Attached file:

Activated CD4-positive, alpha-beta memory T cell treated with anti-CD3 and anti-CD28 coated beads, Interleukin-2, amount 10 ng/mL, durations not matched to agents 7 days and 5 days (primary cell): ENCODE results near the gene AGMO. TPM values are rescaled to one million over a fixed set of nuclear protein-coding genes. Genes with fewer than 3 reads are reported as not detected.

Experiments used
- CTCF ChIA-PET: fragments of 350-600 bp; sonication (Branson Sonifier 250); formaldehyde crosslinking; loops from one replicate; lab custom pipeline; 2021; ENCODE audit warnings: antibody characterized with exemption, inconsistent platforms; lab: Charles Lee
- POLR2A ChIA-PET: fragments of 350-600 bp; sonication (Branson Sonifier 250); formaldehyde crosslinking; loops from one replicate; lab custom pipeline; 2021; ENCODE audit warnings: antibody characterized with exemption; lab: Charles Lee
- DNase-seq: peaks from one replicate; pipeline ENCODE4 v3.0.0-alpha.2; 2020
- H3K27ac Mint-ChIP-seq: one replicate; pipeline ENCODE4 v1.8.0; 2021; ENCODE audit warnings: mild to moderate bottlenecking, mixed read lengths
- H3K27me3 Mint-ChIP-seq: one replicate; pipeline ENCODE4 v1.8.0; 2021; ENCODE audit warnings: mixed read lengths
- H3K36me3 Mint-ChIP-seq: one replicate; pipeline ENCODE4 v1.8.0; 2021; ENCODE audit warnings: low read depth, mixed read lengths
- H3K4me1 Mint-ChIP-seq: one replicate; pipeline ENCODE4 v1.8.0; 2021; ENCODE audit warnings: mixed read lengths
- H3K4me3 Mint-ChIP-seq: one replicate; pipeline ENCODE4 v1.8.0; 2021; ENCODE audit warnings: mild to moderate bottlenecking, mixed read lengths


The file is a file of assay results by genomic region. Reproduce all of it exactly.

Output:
Activated CD4-positive, alpha-beta memory T cell treated with anti-CD3 and anti-CD28 coated beads, Interleukin-2, amount 10 ng/mL, durations not matched to agents 7 days and 5 days (primary cell): ENCODE results near the gene AGMO. TPM values are rescaled to one million over a fixed set of nuclear protein-coding genes. Genes with fewer than 3 reads are reported as not detected.

Experiments used
- CTCF ChIA-PET: fragments of 350-600 bp; sonication (Branson Sonifier 250); formaldehyde crosslinking; loops from one replicate; lab custom pipeline; 2021; ENCODE audit warnings: antibody characterized with exemption, inconsistent platforms; lab: Charles Lee
- POLR2A ChIA-PET: fragments of 350-600 bp; sonication (Branson Sonifier 250); formaldehyde crosslinking; loops from one replicate; lab custom pipeline; 2021; ENCODE audit warnings: antibody characterized with exemption; lab: Charles Lee
- DNase-seq: peaks from one replicate; pipeline ENCODE4 v3.0.0-alpha.2; 2020
- H3K27ac Mint-ChIP-seq: one replicate; pipeline ENCODE4 v1.8.0; 2021; ENCODE audit warnings: mild to moderate bottlenecking, mixed read lengths
- H3K27me3 Mint-ChIP-seq: one replicate; pipeline ENCODE4 v1.8.0; 2021; ENCODE audit warnings: mixed read lengths
- H3K36me3 Mint-ChIP-seq: one replicate; pipeline ENCODE4 v1.8.0; 2021; ENCODE audit warnings: low read depth, mixed read lengths
- H3K4me1 Mint-ChIP-seq: one replicate; pipeline ENCODE4 v1.8.0; 2021; ENCODE audit warnings: mixed read lengths
- H3K4me3 Mint-ChIP-seq: one replicate; pipeline ENCODE4 v1.8.0; 2021; ENCODE audit warnings: mild to moderate bottlenecking, mixed read lengths